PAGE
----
charter schools

Kantele Franko / Associated Press

In their final sessions before summer break, the Ohio General Assembly sent two bills to the governor that attempt to clean up funding for the state’s online charter school system. Lawmakers from both sides of the aisle believe this is an important step toward more transparency and accountability. 

Julie Carr Smyth / Associated Press

A progressive think tank says data from the Ohio Department of Education’s website shows not only how much state money went to the now-closed Electronic Classroom of Tomorrow, but also how much traditional public school districts lost to what was the state’s largest online charter school.

A charter school focused on LGBTQ students will be opening in Lakewood this fall.

Officials at Albert Einstein Academies of Ohio say they design their schools around the needs of the students who enroll. Recently, they’ve noticed an increase in the need for resources among LGBTQ students at their existing campuses in Westlake and Strongsville. Superintendent Bruce Thomas says the new high school will offer wrap-around services for students in Lakewood.

Julie Carr Smyth / Associated Press

Republican candidates on this fall’s ballot are moving to distance themselves from the founder of ECOT, after reports of an FBI investigation for illegal campaign contributions and the release of a critical state audit, which could result in criminal charges.

ECOT founder Bill Lager speaks to the crowd of students, parents and teachers earlier this year.
Karen Kasler / Ohio Public Radio

Ohio Auditor Dave Yost says ECOT, once the state’s largest online charter school, committed fraud by inflating student participation numbers in order to continue collecting millions in taxpayer money. Now Yost is turning over his findings about the Electronic Classroom of Tomorrow for possible criminal investigation.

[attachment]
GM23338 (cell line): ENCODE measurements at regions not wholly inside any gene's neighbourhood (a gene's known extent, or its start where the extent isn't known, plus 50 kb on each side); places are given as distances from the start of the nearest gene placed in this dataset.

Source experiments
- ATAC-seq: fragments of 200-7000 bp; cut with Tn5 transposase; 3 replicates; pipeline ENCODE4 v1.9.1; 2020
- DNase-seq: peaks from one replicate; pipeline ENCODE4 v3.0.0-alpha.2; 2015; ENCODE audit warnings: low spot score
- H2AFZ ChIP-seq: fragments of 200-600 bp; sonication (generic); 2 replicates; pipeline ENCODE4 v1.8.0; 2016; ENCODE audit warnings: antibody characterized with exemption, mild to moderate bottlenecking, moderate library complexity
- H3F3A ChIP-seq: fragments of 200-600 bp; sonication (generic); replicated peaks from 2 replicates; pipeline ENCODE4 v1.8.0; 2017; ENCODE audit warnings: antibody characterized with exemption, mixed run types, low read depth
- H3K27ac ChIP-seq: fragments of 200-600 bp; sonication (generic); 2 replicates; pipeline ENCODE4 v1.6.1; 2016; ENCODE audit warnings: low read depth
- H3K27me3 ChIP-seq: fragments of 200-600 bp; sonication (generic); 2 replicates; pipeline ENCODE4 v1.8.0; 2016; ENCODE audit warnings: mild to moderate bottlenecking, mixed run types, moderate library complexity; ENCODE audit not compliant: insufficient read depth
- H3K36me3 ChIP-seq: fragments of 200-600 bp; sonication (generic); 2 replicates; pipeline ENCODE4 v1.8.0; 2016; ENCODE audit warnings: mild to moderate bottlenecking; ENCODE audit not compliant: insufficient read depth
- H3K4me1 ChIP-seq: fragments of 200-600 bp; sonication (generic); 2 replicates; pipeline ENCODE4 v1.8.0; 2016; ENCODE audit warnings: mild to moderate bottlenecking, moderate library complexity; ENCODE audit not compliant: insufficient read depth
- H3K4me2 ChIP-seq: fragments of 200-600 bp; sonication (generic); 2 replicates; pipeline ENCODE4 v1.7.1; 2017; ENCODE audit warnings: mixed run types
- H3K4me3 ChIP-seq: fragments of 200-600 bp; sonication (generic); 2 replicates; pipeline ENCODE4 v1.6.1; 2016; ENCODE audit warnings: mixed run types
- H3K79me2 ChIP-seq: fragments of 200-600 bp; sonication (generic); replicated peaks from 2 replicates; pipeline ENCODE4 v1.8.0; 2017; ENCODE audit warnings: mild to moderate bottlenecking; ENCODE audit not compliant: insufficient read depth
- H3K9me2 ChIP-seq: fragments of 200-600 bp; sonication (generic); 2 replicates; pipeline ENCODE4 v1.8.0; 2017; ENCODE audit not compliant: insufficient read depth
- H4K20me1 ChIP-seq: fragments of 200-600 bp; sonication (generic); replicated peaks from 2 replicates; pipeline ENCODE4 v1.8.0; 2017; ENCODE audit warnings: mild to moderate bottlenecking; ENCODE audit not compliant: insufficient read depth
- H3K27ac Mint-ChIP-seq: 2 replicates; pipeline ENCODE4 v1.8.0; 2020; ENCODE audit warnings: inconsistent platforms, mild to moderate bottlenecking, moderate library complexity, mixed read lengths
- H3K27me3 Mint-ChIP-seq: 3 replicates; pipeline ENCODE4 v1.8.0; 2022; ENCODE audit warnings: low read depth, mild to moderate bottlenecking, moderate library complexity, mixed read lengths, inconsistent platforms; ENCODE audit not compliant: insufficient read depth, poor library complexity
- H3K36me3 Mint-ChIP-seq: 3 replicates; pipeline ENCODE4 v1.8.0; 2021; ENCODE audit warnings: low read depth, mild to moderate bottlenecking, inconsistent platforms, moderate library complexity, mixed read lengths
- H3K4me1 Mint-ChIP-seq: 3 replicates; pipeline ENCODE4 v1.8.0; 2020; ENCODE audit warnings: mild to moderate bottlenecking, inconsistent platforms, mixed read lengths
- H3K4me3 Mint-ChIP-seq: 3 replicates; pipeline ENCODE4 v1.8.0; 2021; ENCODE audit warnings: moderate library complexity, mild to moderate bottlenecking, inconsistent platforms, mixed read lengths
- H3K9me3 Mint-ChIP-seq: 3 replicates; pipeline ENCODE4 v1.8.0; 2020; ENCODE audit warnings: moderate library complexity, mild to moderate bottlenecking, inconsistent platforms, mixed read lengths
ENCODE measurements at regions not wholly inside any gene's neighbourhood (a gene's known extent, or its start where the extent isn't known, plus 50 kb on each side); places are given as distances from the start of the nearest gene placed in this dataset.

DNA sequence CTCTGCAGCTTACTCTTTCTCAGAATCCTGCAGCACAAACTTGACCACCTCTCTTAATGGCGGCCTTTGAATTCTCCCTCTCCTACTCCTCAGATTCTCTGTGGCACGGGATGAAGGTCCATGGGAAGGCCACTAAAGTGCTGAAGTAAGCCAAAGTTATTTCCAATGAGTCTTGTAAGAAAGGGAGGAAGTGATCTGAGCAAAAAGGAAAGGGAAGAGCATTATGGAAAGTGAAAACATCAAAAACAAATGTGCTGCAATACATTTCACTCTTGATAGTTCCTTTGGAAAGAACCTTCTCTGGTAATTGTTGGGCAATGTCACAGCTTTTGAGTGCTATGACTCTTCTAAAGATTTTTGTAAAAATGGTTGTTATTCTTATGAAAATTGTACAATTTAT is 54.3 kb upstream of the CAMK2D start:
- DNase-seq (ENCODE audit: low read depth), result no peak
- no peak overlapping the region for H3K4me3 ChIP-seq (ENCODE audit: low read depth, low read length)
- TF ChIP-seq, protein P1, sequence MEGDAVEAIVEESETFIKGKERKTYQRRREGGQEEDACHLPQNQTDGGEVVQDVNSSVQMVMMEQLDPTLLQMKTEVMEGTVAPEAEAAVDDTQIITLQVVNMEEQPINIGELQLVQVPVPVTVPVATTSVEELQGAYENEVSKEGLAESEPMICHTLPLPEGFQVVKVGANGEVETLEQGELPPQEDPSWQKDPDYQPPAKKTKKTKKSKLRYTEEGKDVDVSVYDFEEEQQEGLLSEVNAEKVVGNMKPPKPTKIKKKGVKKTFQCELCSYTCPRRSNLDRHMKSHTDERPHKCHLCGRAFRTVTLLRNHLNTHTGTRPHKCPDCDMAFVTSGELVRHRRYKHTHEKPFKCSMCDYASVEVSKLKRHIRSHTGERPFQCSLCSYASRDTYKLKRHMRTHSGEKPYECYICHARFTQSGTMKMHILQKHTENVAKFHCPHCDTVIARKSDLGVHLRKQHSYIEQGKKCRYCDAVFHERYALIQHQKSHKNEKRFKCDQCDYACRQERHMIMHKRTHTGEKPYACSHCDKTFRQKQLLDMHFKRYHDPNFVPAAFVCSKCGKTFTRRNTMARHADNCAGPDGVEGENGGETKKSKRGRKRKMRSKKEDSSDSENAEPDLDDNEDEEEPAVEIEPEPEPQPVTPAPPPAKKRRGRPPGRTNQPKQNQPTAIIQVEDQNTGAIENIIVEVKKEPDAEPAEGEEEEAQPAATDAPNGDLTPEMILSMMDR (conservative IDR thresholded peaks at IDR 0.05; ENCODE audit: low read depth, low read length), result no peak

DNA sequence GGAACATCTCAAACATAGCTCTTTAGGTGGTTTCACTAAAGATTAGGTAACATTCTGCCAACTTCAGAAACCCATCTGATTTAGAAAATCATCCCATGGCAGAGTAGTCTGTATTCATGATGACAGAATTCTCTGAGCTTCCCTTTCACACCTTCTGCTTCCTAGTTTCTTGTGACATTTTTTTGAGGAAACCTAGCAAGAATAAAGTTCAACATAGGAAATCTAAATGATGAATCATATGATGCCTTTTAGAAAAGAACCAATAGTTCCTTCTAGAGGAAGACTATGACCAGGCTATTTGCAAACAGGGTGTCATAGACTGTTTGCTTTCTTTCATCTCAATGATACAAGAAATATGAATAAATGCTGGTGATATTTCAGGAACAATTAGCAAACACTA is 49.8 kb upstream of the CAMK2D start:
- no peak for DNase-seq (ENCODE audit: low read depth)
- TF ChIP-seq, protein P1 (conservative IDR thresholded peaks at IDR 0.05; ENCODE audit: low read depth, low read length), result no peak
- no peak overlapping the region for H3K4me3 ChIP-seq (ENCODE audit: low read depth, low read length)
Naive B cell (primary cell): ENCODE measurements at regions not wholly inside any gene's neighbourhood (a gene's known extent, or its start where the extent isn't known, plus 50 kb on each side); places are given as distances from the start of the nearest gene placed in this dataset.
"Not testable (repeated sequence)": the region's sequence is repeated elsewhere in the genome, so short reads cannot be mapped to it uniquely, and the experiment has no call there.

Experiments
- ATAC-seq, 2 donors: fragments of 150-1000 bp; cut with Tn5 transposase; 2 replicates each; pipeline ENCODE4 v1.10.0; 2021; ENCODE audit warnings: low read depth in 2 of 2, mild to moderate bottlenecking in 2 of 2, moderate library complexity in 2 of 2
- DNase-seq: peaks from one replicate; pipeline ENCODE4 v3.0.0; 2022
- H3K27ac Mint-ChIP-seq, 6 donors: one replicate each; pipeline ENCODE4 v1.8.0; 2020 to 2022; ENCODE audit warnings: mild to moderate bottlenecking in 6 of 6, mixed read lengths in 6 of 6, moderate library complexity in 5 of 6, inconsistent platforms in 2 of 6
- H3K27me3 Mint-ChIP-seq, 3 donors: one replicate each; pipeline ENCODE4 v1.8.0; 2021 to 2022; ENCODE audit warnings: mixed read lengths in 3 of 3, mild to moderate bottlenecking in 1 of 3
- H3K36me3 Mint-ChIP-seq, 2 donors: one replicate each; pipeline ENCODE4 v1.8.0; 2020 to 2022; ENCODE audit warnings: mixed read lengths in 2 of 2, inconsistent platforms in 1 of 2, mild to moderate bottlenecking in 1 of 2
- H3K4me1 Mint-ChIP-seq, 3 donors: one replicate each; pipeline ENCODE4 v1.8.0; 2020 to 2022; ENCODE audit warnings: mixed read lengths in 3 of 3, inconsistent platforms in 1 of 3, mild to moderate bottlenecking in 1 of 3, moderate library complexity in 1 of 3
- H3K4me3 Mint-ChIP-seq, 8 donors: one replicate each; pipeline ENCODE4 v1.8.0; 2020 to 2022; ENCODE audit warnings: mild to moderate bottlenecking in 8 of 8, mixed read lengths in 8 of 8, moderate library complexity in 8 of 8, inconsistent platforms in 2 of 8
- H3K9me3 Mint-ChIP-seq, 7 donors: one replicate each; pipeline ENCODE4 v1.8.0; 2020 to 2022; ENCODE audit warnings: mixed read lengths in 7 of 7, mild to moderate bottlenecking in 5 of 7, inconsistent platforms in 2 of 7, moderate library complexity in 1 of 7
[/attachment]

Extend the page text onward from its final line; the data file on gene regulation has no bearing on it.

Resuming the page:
Kantele Franko / Associated Press

Ohio's then-largest online charter school may have broken the law by withholding information used in calculating payments and inflated the amount of time students spent learning by not deducting the time they were inactive online, the state auditor said Thursday.

As Ohio prepares to elect a new governor, Ohioans are also assessing the legacy Gov. John Kasich will leave after 8 years at the helm of the state, but in the world of education, leaders say it will take time before the success of Kasich’s reforms can be judged.

Here are three of those reforms and what policy analysts and education officials think about their impact on Ohio’s schools.

1. A-F School Grades

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One of the state’s largest public school districts will no longer be allowed to sponsor charter schools.

ECOT teachers, staff, families and students rallied at the Statehouse in May 2017.
Karen Kasler / Ohio Public Radio

The Ohio Supreme Court on Tuesday considers what could be the final appeal by the Electronic Classroom of Tomorrow.

ECOT closed last month because of financial trouble related to having to repay tens of millions of dollars in funding it never should have received. The affects on tax payers have gotten most of the attention, but former ECOT teachers and students say they're the real victims.

A free day at the aquarium! For Marcey Morse, a mother of two, it sounded pretty good.

It was the fall of 2016, and Morse had received an email offering tickets, along with a warning about her children's education.

At that time, Morse's two kids were enrolled in an online, or "virtual," school called the Georgia Cyber Academy, run by a company called K12 Inc. About 275,000 students around the country attend these online public charter schools, run by for-profit companies, at taxpayers' expense.

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